Objective Comparison of manual and mechanic transfers
A study, conducted by Professor Dr. Hans Günter Lindner from TH Köln University of Applied Sciences, shows, that using VENDLET in the transfer of bedridden clients result in great benefits in work health & safety, client comfort and overall efficiency, when compared to manual transfer methods.
11. April 2016
Subjective or Objective
In order to estimate the effects of different technologies, studies often use personal evaluations, in the form of interviews, as their data source.
However, the problem with these types of data is that the evaluations are subjective and dependent on organizational relations, personal opinions about technology, and not least the mood and wellbeing of the respondents. The subjective element of such data leaves room for a certain level of uncertainty about the validity of the results.
Vendlet has often been met with requests for an objective analysis of the effects of assistive living technologies.
Therefore, we have collaborated with Professor Dr. Hans Günter Lindner, who has conducted a groundbreaking study, which analyses the transfer process of four different types of transfers with 100% objectivity
Which Transfers were Included and how were they Measured?
Four of the most frequent types of transfers of bedridden clients were chosen for comparison:
Transfer when performing personal care in the bed
Transfer to move the client higher up in bed
Positioning as a part of pressure ulcer prevention
Applying and removing sling when transferring in and out of bed
The study focused on measuring 3 different conditions
- The physical strain on the healthcare staff’s back – particularly in regard to strain in the lower back when bending over
- Comfort of the bedridden client – particularly the number of times the client is touched and force used when the client is touched
- Efficiency/time consumption – how long does the transfer take compared to hourly wages
The baseline has been a bedridden client with limited resources, that cannot participate in the transfer themselves.
There are many different ways of conducting the above-mentioned transfers, therefore, the following methods have been singled out for the case of the study:
- 2 caregivers transfer the client without slide sheet
- 2 caregivers transfer the client with slide sheet
- 1 caregiver transfers the client – a two part sliding system is used in combination with a ceiling hoist
- 1 caregiver transfers the client with use of a VENDLET system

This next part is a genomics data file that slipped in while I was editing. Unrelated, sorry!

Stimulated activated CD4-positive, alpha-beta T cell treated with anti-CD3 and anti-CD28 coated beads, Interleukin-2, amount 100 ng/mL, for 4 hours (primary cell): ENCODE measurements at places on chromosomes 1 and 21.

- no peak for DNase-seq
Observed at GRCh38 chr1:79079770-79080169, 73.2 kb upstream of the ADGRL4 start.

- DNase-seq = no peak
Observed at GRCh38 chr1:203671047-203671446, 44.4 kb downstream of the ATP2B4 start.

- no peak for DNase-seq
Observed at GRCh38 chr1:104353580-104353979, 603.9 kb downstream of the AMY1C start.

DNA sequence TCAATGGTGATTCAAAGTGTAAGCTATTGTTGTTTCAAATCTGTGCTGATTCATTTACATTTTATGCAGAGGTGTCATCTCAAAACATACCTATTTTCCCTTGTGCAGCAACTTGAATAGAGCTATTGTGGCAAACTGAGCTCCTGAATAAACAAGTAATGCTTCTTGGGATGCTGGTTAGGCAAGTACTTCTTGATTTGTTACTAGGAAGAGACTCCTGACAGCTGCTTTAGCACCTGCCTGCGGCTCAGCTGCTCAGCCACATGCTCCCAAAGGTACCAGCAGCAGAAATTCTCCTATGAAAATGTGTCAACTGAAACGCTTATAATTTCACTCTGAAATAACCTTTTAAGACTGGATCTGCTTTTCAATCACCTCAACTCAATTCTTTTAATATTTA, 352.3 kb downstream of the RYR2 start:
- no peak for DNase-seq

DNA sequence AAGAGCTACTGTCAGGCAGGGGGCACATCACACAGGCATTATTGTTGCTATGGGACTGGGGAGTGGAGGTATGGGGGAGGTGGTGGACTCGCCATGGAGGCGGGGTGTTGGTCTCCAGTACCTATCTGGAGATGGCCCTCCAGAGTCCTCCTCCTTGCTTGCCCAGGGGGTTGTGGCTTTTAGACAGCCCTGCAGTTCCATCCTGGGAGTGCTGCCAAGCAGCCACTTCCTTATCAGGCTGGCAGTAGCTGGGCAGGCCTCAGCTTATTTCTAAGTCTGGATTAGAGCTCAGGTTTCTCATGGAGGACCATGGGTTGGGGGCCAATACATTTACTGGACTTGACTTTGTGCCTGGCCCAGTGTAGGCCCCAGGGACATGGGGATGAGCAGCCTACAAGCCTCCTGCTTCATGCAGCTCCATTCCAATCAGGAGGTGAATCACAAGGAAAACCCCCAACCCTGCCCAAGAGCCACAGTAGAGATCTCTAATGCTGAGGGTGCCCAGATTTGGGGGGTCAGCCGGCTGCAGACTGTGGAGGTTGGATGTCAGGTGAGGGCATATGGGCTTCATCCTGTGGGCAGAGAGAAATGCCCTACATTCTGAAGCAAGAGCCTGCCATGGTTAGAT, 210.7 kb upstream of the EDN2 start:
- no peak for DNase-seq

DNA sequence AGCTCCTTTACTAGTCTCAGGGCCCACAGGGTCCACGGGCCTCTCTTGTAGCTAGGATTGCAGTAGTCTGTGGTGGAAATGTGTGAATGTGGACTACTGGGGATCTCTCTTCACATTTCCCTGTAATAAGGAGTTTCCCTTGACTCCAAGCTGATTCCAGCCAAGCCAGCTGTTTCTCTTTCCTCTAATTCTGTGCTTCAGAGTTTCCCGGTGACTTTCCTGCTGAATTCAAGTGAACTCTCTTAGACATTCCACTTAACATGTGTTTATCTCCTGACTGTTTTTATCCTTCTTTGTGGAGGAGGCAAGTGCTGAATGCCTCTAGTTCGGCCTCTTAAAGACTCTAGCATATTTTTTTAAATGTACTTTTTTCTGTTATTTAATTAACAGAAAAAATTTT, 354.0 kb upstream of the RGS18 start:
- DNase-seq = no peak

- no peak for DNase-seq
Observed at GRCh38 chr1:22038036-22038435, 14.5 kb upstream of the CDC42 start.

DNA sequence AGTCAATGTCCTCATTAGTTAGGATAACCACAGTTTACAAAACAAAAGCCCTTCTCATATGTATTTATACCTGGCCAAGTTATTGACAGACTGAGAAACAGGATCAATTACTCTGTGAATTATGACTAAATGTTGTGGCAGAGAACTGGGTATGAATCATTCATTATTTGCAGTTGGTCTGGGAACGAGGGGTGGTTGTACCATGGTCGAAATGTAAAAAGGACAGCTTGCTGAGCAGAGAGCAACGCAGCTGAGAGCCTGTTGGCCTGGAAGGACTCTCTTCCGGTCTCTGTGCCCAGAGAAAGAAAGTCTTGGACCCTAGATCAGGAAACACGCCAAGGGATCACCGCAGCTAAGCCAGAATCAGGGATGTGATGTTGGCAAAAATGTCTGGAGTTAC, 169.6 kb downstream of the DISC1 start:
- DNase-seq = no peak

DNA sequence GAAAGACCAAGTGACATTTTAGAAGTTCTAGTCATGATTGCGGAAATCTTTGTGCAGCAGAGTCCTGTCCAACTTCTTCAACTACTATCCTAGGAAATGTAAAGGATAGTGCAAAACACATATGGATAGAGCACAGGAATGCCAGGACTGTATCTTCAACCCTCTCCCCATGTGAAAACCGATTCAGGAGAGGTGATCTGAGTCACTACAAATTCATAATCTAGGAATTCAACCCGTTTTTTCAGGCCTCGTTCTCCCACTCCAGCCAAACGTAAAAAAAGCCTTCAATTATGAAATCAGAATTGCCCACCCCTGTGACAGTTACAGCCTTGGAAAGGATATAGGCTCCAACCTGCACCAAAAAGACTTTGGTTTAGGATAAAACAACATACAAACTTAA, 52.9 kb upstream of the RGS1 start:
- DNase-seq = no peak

Transfers with VENDLET was been compared with each of the other methods separately.
The Objective Analysis
Data collection was done by filming all transfers performed by qualified personnel.
Thereafter, Professor Dr. Lindner went through the recordings with a unique software designed for the purpose, and broke down all of the transfer processes in to a series of short sequences. Afterwards a systematic and detailed analysis of time, actions, movements, facial expressions and gestures were conducted.
The transfer processes were divided into steps, thereafter four indicators, which affected both caregiver and client, were chosen for comparison:
- Number of times the bedridden client was touched
- Leaning angle of the caregiver’s back
- Force used when leaning forward
- Time leaning forward
The data was then entered into a simulation model developed especially for the purpose of this study.
Significant benefits of using VENDLET
No matter which transfer method VENDLET was compared to, the results speak to VENDLET’s advantage.
Transfers using VENDLET strain the caregiver’s backs significantly less, less force is needed, and the number of times the bedridden client is touched is reduced. It is particularly interesting, that when the client is touched by a caregiver using VENDLET, it is in a much more gentle and caring way, rather than with the purpose of moving them using force.
The study thereby supports the findings of previous studies, which also have shown that caregiver’s work health & safety is significantly improved, and that the caregivers report improved contact with the client.
When the amount of time spend for each transfer is included in the calculation, the study also shows that there are significant benefits of using the VENDLET. It is possible for the healthcare staff to conduct transfers on their own instead of in pairs, while many transfers are also done much faster with the system rather than manual methods.
As such, efficiency can be significantly improved, which means that the investment in VENDLET, in the vast majority of cases, phas a short return on investment.